View Full Version : Help on project to create ePub of the online Stanford Encyclopedia of Philosophy

06-29-2012, 07:41 PM

I have since long been a big user of the Stanford Encyclopedia of Philosophy (, an open collection of about 1300 articles on philosophers and philosophical topics.

What I would like to create is an ePub version of the website so to bring the Encyclopedia always in my pocket.

What I have done so far is to download the articles with wget (about 270 mb) with these options: I excluded js, txt and css files, I got all the images necessary to display the pages, I did not create directories but importantly I asked wget to put all files in one folder (with no subdirectories) and to correct all internal links accordingly.

Basically, I created a functioning mono-folder website on my desktop. I though the next step would have been easy: I was wrong.

I tried:

1) to handcraft an ePub adding the required XML files and folder structure (mimetype, OEBPS, META-INF, etc.) following these instructions ( (I add over 4000 elements to Content.opf), and then to create my .zip/epub file with this nice applescript ( But the ePub does not work: I unsuccessfully tried to open it with Sigil (it crashed) and with Calibre (it opens but internal links of the ePub do not work, they point to files on my desktop not in the ePub).

2) I tried to convert my handcrafted ePub with Calibre into another ePub. Calibre crashed.

3) I tried to create an ePub with Calibre opening the contents.html file from desktop. Calibre crashed.

Do you think my file is to big? Should I go through some preprocess with my html files before converting?

06-30-2012, 05:02 AM
and with Calibre (it opens but internal links of the ePub do not work, they point to files on my desktop not in the ePub).

Make sure the internal links in your files are relative links, not absolute.

As for other problems, my advice is to start with a small portion of the pages, so it is easier to test and debug.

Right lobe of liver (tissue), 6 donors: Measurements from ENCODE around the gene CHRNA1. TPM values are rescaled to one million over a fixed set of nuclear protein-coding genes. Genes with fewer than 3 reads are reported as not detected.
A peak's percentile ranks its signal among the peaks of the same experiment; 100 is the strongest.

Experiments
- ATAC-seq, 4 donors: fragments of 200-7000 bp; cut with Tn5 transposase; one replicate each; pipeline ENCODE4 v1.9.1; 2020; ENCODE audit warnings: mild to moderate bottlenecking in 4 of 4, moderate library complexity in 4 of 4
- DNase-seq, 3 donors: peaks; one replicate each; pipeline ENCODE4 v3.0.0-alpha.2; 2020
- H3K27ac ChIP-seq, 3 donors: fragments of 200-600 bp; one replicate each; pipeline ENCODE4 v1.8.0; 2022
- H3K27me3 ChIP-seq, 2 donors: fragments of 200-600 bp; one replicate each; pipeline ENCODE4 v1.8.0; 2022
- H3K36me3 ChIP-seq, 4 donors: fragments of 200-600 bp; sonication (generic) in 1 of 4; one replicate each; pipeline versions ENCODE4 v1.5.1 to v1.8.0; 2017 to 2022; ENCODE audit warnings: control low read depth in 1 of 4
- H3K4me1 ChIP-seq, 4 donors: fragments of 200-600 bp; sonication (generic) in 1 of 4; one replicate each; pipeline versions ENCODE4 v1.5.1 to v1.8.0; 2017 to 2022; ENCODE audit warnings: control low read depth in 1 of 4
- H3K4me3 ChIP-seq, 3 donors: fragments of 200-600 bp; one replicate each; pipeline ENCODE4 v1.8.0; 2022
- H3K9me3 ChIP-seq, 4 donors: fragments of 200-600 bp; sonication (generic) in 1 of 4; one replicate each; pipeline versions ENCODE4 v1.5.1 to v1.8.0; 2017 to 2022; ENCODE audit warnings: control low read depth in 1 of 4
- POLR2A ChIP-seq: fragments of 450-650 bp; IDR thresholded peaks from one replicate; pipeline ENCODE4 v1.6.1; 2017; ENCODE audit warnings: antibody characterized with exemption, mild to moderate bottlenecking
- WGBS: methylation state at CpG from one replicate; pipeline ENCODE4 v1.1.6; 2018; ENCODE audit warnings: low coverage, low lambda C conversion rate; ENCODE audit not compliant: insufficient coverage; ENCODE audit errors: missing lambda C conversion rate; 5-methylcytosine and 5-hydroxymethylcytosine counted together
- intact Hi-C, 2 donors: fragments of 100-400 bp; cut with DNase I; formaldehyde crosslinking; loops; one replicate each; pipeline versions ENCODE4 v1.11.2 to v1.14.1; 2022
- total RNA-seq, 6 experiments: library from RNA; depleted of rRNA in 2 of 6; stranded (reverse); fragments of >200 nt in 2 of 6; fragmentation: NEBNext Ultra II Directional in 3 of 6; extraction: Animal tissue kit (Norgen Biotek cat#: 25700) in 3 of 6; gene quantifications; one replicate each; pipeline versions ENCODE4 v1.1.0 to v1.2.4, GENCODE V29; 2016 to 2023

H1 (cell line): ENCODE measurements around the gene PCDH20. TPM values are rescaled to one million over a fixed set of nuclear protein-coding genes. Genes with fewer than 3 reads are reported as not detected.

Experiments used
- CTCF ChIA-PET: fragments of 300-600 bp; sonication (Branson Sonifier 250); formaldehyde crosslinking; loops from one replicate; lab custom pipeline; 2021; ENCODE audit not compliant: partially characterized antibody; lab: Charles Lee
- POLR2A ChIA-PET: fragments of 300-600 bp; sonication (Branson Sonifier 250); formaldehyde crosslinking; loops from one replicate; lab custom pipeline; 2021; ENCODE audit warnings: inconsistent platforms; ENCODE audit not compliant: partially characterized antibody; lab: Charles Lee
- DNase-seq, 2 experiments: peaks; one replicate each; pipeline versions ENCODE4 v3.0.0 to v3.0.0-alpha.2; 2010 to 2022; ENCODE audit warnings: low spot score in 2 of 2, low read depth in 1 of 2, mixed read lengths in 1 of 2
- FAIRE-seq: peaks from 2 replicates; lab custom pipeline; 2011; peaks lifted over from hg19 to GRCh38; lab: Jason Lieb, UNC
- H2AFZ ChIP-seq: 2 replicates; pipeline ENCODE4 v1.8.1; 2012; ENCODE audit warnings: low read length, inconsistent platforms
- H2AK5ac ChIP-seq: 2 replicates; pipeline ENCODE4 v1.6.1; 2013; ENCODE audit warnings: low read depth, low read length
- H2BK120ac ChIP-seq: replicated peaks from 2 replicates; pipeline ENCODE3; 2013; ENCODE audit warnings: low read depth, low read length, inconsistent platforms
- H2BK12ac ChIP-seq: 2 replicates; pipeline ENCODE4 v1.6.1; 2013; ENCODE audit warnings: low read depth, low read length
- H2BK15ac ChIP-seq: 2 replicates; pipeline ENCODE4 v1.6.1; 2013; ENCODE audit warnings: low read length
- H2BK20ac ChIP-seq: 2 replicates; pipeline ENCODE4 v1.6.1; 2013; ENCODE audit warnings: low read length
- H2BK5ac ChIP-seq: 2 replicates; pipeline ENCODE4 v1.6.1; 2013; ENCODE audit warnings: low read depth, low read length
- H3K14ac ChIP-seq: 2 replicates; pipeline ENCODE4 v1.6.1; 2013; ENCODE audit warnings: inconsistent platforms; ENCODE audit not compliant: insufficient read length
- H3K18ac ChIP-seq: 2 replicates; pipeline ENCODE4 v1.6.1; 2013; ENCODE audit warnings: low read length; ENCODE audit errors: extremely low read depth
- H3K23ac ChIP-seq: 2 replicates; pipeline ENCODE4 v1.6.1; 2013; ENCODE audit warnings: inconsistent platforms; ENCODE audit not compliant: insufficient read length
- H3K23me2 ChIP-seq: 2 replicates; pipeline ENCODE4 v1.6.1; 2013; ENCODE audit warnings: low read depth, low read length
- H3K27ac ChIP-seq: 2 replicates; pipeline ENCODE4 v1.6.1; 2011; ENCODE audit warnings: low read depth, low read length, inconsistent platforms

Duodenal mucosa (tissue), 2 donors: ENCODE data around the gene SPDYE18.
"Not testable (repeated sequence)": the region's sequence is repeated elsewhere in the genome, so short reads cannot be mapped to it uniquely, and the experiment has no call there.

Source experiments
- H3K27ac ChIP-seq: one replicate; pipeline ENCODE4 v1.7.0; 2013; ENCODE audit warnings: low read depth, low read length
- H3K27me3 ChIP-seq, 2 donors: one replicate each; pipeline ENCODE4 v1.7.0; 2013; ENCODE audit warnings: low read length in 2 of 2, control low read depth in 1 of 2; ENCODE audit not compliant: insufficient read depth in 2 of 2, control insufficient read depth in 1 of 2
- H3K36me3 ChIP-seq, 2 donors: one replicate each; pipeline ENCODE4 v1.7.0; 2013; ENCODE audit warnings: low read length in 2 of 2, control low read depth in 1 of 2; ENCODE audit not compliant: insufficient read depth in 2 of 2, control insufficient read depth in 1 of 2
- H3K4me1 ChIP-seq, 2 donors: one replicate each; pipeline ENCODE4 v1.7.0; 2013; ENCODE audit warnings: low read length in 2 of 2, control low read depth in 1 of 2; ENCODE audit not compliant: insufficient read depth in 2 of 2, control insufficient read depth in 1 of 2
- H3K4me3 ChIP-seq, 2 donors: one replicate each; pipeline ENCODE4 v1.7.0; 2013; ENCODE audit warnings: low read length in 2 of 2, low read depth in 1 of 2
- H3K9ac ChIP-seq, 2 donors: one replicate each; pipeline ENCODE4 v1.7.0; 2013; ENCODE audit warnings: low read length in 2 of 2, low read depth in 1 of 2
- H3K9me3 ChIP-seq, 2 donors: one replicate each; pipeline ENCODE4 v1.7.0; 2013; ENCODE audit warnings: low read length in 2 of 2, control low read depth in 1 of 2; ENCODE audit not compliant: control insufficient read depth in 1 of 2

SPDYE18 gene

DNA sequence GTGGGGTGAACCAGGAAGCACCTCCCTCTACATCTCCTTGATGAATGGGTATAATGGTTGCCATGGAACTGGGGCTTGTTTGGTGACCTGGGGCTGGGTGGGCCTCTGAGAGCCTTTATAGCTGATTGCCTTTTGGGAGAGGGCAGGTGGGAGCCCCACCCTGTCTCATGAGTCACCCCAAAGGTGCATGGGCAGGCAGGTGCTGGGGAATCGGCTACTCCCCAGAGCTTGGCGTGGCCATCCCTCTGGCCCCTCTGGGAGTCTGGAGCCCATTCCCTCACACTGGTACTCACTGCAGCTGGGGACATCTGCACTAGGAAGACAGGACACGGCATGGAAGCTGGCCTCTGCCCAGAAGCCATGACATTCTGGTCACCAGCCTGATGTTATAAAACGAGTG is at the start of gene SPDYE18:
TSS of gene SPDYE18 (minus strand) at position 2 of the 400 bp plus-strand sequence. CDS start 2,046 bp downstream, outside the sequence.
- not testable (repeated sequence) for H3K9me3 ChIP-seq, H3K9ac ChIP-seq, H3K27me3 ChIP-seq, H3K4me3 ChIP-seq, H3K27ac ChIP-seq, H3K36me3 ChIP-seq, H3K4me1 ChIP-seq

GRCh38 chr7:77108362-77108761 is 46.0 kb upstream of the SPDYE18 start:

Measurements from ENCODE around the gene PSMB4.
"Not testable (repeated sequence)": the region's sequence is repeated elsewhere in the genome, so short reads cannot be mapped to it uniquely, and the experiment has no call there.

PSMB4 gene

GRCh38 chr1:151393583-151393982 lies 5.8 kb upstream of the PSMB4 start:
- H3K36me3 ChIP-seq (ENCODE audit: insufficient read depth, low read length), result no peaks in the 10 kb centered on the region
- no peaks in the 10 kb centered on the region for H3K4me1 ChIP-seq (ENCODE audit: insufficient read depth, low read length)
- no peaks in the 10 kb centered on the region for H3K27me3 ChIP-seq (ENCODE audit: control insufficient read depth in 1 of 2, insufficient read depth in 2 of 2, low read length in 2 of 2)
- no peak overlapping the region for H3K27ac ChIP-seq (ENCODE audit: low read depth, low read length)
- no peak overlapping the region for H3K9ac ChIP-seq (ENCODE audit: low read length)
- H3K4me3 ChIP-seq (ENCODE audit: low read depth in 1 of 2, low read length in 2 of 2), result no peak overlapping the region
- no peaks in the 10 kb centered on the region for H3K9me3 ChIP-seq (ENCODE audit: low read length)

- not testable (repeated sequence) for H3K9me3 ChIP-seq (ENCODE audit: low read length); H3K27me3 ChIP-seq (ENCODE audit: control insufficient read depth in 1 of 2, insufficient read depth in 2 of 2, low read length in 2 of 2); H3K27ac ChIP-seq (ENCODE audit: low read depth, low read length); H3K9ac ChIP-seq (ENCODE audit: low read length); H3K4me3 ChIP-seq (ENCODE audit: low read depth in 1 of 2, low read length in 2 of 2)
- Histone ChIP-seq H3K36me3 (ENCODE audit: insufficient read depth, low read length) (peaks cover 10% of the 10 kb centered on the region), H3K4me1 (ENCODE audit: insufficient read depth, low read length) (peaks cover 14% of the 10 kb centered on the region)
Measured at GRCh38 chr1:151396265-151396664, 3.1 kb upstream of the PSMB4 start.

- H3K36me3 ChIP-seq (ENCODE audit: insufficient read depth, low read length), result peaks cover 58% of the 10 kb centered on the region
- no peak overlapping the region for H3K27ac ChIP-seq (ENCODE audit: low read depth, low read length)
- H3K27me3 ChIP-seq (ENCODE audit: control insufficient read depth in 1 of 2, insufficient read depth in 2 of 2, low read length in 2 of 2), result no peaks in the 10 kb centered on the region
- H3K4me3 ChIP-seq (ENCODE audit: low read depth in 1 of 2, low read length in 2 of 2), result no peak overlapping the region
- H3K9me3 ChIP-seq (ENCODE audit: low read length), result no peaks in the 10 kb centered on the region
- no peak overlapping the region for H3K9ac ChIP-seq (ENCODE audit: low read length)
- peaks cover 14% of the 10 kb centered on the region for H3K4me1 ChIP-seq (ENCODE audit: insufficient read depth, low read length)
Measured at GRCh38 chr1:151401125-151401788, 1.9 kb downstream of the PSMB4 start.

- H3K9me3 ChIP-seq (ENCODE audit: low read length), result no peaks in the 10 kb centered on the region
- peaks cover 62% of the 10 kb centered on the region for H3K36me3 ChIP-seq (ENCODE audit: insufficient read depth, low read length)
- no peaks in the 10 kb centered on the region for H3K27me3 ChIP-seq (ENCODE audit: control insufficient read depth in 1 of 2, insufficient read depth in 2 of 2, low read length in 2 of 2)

06-30-2012, 06:44 AM
... (about 270 mb) ...
...(I add over 4000 elements to Content.opf)...

... maybe a bit too large :)

06-30-2012, 07:50 AM
Even if you get it to work, VERY SLOWLY, the Table of Contents may be larger than most entire books, especially when displayed on an small screen.

Certainly there are topic areas which lend themselves to creating books by themselves. At least in the Sony Readers you can create Collections, this sort of thing may be helpful.

Make sure the links don't point outside of the device, as some devices are not connected to the internet all the time or accept references to the web.

The Harvard Classics, which your project sort of reminds me of, takes 50 paper books and the ereader files keep the same number of books.

Links are case-sensitive in epubs, so you will have to watch for that too.

You might try just copying and pasting articles one at a time into Sigil, making sure to insert chapter breaks so that some readers will not fail because the sections are over about 250k.

You could use something similar to HTTrack to get the whole web site on your computer, so you have access to all the bits and pieces as you construct your book.

06-30-2012, 09:18 AM
Hi cptnemo,

the previous observations are correct: besides technical things, like internal links and the like (have you tried validating your EPUB, after creating it?), the file/TOC/OPF-content size might be a problem for most readers. I second the previous suggestion of trying splitting the files in smaller EPUBs, e.g., by starting letter.

I did a similar, but smaller in size, project by fetching the Divina Commedia with several commentaries from the Dartmouth Dante Project (you can get a proof-of-concept here: here (, and packing it into a single EPUB (the resulting EPUB is roughly 3 MB, with 100 XHTML pages, and 10,000 notes/comments).

I am quite busy these days, but mid next-week I could give a look at it, if you like to work on this 'project'.

08-25-2013, 04:50 PM
I got the same idea as the TS.
Because I just convert the HTML files to ePub, the file won't be that big.

So it can be done, but there are some problems.

As of now:
- Some logic symbols aren't rendered correctly.